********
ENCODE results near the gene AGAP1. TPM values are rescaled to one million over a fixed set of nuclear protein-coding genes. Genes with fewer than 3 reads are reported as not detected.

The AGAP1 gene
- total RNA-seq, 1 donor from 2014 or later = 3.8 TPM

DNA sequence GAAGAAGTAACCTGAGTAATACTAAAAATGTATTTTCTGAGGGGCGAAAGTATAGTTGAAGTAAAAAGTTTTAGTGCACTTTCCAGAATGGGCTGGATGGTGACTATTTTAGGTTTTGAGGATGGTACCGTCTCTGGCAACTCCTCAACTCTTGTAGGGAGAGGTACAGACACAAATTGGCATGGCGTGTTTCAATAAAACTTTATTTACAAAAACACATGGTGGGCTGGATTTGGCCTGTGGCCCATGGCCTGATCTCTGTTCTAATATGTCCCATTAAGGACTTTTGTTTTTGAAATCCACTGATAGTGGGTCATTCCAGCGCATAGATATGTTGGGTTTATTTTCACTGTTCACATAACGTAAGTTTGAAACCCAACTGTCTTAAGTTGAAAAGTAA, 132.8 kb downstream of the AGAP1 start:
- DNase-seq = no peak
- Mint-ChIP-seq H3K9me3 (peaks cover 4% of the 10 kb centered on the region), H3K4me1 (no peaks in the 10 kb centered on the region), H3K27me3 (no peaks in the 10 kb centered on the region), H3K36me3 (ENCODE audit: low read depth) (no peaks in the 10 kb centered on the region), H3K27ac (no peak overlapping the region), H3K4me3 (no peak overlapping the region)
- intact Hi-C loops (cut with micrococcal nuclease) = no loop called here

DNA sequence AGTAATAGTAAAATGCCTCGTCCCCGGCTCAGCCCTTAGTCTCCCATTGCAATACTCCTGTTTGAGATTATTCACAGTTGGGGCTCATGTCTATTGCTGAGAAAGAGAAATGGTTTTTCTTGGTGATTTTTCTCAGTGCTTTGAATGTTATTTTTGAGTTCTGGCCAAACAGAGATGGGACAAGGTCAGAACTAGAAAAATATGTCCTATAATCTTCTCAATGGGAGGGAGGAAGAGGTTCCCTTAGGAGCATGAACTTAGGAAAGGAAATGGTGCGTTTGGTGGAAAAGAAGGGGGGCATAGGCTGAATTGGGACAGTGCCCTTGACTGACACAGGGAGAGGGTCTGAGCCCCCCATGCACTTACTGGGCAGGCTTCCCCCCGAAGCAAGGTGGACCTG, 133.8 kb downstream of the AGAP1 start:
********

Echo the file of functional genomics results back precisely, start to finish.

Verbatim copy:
ENCODE results near the gene AGAP1. TPM values are rescaled to one million over a fixed set of nuclear protein-coding genes. Genes with fewer than 3 reads are reported as not detected.

The AGAP1 gene
- total RNA-seq, 1 donor from 2014 or later = 3.8 TPM

DNA sequence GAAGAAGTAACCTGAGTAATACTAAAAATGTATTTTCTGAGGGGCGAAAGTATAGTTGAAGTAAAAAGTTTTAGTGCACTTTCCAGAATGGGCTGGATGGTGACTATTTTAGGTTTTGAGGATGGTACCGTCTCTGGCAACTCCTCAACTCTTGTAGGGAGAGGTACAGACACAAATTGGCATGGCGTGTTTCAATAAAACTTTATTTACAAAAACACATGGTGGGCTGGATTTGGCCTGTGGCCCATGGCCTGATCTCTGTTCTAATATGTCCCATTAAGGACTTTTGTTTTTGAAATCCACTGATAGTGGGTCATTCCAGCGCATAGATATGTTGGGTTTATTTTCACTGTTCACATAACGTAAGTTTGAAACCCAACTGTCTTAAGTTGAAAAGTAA, 132.8 kb downstream of the AGAP1 start:
- DNase-seq = no peak
- Mint-ChIP-seq H3K9me3 (peaks cover 4% of the 10 kb centered on the region), H3K4me1 (no peaks in the 10 kb centered on the region), H3K27me3 (no peaks in the 10 kb centered on the region), H3K36me3 (ENCODE audit: low read depth) (no peaks in the 10 kb centered on the region), H3K27ac (no peak overlapping the region), H3K4me3 (no peak overlapping the region)
- intact Hi-C loops (cut with micrococcal nuclease) = no loop called here

DNA sequence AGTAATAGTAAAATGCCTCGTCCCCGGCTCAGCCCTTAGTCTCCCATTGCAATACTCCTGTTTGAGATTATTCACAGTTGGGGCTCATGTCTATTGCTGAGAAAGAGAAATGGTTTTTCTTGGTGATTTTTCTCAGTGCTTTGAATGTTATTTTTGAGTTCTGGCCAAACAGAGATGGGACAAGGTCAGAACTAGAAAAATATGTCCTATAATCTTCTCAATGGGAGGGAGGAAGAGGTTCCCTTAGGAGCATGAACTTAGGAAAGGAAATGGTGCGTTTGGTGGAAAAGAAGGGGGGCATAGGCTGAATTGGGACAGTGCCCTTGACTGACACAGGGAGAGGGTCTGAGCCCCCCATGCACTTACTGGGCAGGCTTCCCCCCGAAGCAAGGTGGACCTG, 133.8 kb downstream of the AGAP1 start: